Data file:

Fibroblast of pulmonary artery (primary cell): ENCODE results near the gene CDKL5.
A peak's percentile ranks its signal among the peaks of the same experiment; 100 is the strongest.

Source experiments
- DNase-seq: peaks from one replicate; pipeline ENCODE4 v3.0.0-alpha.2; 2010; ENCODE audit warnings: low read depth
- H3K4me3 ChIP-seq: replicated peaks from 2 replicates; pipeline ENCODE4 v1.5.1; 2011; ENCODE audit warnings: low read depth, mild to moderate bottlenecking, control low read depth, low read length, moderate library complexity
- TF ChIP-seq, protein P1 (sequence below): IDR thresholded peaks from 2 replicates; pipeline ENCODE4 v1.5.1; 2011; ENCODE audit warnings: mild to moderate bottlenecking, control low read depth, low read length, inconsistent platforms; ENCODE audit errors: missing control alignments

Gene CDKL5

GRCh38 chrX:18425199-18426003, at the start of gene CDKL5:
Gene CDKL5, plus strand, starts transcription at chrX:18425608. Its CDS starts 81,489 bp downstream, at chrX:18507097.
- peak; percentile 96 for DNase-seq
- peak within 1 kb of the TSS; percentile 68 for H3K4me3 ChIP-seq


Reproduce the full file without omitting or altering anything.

Fibroblast of pulmonary artery (primary cell): ENCODE results near the gene CDKL5.
A peak's percentile ranks its signal among the peaks of the same experiment; 100 is the strongest.

Source experiments
- DNase-seq: peaks from one replicate; pipeline ENCODE4 v3.0.0-alpha.2; 2010; ENCODE audit warnings: low read depth
- H3K4me3 ChIP-seq: replicated peaks from 2 replicates; pipeline ENCODE4 v1.5.1; 2011; ENCODE audit warnings: low read depth, mild to moderate bottlenecking, control low read depth, low read length, moderate library complexity
- TF ChIP-seq, protein P1 (sequence below): IDR thresholded peaks from 2 replicates; pipeline ENCODE4 v1.5.1; 2011; ENCODE audit warnings: mild to moderate bottlenecking, control low read depth, low read length, inconsistent platforms; ENCODE audit errors: missing control alignments

Gene CDKL5

GRCh38 chrX:18425199-18426003, at the start of gene CDKL5:
Gene CDKL5, plus strand, starts transcription at chrX:18425608. Its CDS starts 81,489 bp downstream, at chrX:18507097.
- peak; percentile 96 for DNase-seq
- peak within 1 kb of the TSS; percentile 68 for H3K4me3 ChIP-seq